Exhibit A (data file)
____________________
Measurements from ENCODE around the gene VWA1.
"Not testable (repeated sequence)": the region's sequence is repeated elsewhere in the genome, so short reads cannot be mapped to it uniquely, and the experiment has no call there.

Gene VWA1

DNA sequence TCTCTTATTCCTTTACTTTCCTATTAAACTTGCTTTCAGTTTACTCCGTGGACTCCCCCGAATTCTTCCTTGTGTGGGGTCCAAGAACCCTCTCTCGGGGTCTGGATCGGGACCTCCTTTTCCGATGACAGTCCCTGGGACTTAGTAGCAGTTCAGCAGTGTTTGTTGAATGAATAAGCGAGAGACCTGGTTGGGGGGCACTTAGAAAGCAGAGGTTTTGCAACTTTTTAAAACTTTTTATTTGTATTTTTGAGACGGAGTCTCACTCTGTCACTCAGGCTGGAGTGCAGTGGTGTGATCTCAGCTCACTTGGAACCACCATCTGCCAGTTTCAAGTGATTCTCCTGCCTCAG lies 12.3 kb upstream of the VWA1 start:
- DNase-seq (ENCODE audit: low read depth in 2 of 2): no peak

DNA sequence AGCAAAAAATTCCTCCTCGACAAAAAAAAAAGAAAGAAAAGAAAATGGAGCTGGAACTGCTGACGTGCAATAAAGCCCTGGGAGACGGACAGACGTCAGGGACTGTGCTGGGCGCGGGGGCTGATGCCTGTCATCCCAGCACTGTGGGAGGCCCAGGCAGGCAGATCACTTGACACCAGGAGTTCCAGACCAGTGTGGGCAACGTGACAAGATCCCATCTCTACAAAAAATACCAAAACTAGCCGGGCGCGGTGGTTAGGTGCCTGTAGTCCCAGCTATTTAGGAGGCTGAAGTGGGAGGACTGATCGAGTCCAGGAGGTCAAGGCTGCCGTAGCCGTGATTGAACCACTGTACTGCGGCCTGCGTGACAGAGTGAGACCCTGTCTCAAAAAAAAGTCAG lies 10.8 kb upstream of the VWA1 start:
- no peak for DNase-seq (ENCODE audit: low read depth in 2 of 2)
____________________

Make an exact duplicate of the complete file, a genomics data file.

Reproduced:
Measurements from ENCODE around the gene VWA1.
"Not testable (repeated sequence)": the region's sequence is repeated elsewhere in the genome, so short reads cannot be mapped to it uniquely, and the experiment has no call there.

Gene VWA1

DNA sequence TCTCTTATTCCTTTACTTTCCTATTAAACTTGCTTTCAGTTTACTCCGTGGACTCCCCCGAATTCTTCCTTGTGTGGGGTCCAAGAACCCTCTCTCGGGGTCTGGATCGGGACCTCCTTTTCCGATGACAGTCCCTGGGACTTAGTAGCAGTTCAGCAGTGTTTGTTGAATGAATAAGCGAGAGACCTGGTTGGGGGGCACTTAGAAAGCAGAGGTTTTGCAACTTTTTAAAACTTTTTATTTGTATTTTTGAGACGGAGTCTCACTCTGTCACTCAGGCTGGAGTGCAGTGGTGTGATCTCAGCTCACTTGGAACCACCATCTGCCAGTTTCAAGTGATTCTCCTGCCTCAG lies 12.3 kb upstream of the VWA1 start:
- DNase-seq (ENCODE audit: low read depth in 2 of 2): no peak

DNA sequence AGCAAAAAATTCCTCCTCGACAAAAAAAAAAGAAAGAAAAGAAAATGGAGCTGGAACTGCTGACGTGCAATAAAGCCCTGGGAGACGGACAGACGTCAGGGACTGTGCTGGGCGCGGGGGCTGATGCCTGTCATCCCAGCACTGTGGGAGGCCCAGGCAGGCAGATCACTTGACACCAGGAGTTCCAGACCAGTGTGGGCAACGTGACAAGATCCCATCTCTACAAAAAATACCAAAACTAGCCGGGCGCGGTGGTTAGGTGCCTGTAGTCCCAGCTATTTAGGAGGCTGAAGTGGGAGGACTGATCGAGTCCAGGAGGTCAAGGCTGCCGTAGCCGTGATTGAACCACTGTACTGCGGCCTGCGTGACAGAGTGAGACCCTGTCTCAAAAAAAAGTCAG lies 10.8 kb upstream of the VWA1 start:
- no peak for DNase-seq (ENCODE audit: low read depth in 2 of 2)